KING FOR A MINUTE
"Are you the oldest in our house?" she asks.
"Yes," I say.
"When you're the oldest in the house," she says, "you're like a king."
I look around our place. It doesn't look much like a castle or palace. There are no throne rooms in which to conduct business, no slotted windows through which to shoot arrows from crossbows, no suits of armor with which to protect ourselves in battle, no chapel in which to pray for our souls.
"What does that mean ?" I ask.
"When you're the king, you can get mad and say bad words. When you're not the king, you'll get a time out."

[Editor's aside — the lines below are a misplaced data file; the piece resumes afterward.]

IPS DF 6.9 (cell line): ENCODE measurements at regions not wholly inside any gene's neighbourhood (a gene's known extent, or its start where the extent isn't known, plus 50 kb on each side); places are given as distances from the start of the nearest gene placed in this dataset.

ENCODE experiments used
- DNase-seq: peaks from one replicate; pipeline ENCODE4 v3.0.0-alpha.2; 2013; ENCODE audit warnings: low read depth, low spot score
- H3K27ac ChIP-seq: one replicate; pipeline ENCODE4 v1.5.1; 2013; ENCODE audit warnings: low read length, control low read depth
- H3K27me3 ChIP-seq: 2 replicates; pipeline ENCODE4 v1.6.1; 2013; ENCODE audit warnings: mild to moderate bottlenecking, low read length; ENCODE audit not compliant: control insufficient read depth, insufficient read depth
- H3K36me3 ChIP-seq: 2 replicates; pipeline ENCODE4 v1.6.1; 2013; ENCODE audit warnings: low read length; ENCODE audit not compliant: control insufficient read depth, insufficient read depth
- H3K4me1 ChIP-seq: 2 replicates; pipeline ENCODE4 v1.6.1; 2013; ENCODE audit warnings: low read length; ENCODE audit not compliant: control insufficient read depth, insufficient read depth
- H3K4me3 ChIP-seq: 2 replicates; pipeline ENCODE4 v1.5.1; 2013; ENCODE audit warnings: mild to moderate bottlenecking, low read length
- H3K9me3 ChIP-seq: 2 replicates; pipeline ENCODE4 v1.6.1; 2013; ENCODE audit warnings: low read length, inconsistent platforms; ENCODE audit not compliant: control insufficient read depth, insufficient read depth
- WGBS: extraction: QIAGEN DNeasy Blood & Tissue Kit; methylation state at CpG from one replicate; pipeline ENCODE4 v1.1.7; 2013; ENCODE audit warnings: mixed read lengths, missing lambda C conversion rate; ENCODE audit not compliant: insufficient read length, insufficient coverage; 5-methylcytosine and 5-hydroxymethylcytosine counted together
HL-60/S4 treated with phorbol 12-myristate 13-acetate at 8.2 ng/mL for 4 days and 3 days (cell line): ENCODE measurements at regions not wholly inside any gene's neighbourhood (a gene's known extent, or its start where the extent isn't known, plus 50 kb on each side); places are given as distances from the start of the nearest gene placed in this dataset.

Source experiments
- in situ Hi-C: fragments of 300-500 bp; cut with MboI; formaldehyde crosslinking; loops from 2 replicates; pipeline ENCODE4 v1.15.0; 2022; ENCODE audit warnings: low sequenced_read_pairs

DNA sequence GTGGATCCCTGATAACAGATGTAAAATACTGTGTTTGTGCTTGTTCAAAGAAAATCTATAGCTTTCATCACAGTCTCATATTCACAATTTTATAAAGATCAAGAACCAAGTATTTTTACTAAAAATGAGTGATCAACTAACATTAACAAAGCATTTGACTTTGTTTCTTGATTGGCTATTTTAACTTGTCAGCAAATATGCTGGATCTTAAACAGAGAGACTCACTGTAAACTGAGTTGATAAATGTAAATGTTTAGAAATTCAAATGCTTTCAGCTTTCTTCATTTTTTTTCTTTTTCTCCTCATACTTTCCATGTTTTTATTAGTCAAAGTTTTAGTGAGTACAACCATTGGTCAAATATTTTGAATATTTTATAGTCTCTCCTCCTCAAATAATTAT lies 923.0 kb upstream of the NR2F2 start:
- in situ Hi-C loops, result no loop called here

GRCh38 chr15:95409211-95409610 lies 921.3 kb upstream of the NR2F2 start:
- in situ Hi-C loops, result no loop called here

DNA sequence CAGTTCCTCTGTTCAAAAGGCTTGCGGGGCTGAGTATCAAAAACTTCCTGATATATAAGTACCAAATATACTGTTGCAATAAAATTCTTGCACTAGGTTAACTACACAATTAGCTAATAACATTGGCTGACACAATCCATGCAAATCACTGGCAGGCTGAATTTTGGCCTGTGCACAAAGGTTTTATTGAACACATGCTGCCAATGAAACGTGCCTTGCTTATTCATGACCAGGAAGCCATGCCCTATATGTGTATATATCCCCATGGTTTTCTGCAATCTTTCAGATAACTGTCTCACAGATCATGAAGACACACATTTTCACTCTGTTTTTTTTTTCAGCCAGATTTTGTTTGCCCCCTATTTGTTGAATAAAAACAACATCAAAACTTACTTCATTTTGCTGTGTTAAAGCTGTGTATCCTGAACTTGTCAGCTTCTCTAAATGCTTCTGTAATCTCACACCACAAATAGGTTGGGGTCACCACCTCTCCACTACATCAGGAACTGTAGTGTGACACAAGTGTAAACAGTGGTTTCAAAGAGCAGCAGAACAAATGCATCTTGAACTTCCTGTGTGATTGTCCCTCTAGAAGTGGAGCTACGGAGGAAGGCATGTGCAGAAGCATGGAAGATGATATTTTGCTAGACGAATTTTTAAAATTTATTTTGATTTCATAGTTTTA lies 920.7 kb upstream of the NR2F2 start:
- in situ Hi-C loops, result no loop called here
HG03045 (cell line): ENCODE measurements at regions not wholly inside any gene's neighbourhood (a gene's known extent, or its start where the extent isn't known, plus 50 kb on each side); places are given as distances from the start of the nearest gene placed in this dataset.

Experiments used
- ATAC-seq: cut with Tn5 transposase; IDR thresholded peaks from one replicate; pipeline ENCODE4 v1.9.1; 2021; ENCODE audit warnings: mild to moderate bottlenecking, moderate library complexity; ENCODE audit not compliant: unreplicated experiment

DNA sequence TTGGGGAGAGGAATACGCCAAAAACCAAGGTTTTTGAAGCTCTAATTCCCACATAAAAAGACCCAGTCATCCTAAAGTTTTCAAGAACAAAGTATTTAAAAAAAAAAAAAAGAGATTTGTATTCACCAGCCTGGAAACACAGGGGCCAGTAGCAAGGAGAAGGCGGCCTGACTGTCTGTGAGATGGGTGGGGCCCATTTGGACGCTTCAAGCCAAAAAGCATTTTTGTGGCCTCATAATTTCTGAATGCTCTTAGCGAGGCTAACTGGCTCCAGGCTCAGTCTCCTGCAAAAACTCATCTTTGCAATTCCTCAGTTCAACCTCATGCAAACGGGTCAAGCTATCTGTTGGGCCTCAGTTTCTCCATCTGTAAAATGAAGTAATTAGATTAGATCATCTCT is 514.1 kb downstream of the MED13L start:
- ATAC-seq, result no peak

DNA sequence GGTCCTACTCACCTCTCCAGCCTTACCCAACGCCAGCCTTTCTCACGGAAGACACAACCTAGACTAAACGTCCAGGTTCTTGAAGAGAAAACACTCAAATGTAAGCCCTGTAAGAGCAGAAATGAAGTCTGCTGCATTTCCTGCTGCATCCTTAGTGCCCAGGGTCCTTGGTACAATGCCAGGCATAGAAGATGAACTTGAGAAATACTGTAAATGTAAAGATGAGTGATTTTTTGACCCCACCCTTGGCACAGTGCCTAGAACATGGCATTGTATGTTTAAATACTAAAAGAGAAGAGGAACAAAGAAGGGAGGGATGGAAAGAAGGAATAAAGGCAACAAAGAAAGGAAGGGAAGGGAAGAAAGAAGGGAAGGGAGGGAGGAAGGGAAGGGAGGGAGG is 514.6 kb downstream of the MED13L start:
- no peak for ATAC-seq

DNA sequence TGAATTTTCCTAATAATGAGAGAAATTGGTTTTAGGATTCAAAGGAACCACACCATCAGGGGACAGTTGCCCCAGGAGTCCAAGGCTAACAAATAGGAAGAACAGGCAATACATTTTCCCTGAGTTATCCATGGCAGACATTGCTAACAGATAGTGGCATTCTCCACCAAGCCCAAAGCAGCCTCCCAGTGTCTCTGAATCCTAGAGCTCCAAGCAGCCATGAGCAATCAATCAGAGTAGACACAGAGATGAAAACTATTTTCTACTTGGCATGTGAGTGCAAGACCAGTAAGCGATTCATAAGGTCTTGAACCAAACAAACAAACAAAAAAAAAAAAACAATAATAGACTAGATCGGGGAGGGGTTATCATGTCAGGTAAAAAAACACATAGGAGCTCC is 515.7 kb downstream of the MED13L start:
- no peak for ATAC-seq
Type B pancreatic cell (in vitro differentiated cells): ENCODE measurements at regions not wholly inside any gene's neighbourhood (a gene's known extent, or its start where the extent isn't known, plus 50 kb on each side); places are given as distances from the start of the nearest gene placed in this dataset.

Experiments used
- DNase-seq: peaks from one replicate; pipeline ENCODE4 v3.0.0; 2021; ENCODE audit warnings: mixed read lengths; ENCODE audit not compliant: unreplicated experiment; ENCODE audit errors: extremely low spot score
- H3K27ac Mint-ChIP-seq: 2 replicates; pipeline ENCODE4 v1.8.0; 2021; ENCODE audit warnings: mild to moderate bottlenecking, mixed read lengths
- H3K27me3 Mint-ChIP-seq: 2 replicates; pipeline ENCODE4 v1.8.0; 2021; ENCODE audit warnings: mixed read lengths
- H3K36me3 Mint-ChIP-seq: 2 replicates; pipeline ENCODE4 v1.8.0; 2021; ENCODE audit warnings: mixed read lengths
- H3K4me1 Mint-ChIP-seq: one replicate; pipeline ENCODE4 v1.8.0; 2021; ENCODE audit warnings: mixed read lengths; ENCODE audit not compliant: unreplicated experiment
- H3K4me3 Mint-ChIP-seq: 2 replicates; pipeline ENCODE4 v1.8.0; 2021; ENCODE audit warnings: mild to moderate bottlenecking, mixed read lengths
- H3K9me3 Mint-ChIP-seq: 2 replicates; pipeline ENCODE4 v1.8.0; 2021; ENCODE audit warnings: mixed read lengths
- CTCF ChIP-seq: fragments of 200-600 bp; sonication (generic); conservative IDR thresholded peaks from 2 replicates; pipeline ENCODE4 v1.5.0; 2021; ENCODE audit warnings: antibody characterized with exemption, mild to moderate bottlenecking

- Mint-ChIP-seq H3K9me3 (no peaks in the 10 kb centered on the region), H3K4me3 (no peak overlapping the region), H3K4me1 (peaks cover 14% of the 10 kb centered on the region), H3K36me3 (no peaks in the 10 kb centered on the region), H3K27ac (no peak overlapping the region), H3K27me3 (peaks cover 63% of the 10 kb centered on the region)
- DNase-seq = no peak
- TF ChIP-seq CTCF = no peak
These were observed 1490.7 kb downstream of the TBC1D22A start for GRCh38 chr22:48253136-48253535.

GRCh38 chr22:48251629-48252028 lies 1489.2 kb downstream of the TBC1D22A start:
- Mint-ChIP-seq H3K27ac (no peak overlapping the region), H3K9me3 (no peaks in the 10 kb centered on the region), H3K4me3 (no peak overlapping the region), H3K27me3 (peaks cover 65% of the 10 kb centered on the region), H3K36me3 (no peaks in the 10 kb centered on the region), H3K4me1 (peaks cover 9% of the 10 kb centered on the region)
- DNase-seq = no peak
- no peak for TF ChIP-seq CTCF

"How do you know about kings?" I ask
"Henry the Eight was a king."
"What did he do as a king?"
"He told the beautiful women they had to die."
"Am I like that?"
"You're more like a teenager. You didn't grow as much as a king."
"Do I look like a teenager? Is my hair too long?"
I realize then that our castle is close to the shop of an artisan who cuts hair. I don't need to send a messenger, pick up a broad ax or saddle a steed. I can just walk and get a trim.
Thaddeus Rutkowski's second book, Tetched: A Novel in Fractals, was published recently by Behler Publications in California. His first novel, Roughhouse (Kaya Press), was a finalist for an Asian American Literary Award. He lives in Manhattan with his wife and daughter.
You can find Thaddeus's web site at www.thaddeusrutkowski.com.